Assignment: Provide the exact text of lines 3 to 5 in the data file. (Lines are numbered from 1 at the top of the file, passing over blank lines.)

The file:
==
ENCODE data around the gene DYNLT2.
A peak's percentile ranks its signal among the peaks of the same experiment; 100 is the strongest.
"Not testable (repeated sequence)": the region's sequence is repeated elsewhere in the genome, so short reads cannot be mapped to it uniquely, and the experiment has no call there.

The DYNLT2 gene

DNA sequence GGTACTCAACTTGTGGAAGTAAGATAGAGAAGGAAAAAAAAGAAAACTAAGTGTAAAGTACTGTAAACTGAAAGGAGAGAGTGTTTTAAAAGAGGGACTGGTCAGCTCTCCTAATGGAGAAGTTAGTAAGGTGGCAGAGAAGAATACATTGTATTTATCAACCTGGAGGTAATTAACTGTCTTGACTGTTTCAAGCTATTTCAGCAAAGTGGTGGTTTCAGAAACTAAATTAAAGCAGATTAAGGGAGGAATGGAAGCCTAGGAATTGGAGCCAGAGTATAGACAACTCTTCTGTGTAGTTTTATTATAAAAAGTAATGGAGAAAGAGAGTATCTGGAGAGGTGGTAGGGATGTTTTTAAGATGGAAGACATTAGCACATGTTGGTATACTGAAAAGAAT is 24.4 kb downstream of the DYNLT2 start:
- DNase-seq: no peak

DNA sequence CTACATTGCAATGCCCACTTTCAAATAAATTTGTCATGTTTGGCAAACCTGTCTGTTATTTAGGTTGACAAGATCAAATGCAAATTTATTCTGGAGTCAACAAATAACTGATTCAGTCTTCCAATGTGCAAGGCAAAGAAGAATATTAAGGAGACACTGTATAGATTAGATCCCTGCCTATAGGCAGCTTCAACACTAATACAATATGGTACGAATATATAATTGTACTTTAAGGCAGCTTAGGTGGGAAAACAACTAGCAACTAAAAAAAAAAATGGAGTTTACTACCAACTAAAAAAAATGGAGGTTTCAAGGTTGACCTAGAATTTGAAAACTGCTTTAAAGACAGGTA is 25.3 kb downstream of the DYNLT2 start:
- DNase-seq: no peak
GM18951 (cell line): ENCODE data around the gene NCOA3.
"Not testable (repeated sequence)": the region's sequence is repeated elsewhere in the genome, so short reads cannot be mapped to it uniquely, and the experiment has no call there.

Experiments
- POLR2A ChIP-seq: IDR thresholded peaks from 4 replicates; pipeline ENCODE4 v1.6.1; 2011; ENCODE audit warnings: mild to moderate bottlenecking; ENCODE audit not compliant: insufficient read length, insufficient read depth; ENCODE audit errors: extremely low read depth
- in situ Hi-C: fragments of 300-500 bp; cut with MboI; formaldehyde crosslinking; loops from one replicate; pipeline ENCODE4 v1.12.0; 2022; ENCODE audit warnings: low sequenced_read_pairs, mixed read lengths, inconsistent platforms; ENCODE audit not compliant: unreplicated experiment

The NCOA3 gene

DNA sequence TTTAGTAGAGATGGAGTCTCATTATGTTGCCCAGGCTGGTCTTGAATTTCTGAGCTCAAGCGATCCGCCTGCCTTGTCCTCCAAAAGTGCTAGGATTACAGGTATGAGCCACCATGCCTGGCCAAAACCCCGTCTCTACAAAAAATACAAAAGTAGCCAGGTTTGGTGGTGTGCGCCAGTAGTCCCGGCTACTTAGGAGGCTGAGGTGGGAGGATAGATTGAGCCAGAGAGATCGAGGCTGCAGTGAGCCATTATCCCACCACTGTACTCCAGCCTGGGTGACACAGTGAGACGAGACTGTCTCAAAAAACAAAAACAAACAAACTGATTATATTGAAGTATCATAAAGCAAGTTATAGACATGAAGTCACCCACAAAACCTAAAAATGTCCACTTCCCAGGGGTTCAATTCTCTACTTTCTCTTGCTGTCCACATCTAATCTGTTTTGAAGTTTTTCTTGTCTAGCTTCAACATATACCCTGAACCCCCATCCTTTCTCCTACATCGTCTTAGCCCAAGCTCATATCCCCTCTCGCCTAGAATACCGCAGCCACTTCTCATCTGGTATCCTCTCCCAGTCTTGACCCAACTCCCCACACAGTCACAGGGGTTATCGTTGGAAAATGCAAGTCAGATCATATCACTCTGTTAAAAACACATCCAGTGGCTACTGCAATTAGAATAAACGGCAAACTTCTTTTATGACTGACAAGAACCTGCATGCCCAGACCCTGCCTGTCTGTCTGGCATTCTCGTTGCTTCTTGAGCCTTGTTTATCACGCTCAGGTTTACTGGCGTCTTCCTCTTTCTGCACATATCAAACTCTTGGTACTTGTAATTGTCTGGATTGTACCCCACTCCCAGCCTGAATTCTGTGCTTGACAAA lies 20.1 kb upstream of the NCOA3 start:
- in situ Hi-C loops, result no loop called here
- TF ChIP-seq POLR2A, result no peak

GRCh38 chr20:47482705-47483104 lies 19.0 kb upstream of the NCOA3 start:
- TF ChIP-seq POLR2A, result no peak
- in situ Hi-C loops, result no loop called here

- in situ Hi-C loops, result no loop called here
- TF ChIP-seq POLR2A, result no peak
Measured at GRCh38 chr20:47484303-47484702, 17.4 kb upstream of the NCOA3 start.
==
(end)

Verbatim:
"Not testable (repeated sequence)": the region's sequence is repeated elsewhere in the genome, so short reads cannot be mapped to it uniquely, and the experiment has no call there.

The DYNLT2 gene

DNA sequence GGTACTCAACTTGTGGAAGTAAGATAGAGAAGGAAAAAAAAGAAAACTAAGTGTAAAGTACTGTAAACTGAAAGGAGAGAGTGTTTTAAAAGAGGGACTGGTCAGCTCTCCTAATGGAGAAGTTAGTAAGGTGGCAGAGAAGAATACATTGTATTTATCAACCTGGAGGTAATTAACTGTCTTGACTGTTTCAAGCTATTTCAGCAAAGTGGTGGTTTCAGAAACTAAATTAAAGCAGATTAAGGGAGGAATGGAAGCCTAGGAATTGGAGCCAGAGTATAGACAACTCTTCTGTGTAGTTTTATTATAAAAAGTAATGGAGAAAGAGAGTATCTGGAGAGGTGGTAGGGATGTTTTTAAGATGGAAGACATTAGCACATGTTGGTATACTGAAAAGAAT is 24.4 kb downstream of the DYNLT2 start: